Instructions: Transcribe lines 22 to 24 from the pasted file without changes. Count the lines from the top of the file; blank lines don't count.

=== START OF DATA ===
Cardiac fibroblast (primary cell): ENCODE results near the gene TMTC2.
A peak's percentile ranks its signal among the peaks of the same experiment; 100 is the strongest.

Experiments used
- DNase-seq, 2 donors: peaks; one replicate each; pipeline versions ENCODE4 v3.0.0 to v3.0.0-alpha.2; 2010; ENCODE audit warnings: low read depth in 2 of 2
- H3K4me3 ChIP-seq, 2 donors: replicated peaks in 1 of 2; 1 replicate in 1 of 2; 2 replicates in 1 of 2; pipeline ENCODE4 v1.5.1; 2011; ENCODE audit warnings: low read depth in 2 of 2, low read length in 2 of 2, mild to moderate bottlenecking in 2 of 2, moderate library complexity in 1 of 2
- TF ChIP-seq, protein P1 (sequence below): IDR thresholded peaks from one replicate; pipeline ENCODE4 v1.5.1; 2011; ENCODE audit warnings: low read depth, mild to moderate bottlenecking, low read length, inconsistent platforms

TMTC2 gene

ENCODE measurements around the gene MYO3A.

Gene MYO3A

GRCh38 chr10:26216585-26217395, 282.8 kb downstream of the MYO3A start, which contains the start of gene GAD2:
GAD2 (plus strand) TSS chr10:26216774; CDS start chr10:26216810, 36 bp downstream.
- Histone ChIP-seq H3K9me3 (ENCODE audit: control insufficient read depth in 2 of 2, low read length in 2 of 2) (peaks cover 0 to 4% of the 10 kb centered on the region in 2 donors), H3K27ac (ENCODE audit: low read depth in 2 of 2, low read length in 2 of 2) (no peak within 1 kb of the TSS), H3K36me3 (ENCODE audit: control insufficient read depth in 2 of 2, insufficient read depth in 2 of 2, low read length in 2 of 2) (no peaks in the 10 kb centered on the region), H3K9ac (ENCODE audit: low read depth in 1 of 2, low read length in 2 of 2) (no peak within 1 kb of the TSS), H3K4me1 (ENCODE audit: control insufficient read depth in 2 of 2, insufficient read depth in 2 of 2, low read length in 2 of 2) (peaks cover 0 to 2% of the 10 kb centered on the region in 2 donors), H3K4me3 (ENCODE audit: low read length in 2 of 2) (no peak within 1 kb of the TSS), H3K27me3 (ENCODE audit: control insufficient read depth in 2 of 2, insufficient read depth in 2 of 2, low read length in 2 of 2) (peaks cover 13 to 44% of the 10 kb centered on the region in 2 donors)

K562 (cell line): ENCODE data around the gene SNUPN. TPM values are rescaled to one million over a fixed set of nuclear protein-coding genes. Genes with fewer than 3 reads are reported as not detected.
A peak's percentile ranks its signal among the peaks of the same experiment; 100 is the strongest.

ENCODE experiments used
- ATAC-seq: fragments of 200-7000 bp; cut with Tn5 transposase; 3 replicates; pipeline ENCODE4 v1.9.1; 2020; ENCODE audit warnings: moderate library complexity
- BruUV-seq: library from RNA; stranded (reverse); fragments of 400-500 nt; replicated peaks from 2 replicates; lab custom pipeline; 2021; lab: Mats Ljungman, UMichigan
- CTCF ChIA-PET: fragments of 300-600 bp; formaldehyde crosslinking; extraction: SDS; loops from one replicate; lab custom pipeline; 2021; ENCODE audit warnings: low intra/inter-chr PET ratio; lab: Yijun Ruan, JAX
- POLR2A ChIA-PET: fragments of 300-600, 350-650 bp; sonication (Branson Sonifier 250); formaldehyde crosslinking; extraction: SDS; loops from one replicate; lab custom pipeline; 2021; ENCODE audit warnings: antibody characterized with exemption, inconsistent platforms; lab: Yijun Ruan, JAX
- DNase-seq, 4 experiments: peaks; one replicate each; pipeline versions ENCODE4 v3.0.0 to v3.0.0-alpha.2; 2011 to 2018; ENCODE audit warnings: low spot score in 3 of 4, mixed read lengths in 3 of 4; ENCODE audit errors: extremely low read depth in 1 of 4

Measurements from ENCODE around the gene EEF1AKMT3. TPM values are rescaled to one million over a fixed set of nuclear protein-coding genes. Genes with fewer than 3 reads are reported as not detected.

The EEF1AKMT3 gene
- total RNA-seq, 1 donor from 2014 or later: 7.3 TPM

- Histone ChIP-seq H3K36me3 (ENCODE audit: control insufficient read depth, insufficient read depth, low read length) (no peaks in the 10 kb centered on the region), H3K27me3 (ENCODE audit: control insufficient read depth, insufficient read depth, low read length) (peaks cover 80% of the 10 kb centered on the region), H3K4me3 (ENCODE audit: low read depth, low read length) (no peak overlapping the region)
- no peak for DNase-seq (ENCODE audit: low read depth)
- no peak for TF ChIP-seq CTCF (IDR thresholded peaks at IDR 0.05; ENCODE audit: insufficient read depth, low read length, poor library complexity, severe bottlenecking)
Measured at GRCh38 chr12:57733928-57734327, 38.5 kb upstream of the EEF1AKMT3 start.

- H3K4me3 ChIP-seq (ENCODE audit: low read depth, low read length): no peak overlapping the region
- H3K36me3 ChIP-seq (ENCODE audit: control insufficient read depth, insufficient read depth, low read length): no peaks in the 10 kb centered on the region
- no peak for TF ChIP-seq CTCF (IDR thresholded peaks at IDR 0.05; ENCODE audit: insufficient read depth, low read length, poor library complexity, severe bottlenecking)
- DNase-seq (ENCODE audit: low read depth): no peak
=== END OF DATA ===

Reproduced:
The EEF1AKMT3 gene
- total RNA-seq, 1 donor from 2014 or later: 7.3 TPM

- Histone ChIP-seq H3K36me3 (ENCODE audit: control insufficient read depth, insufficient read depth, low read length) (no peaks in the 10 kb centered on the region), H3K27me3 (ENCODE audit: control insufficient read depth, insufficient read depth, low read length) (peaks cover 80% of the 10 kb centered on the region), H3K4me3 (ENCODE audit: low read depth, low read length) (no peak overlapping the region)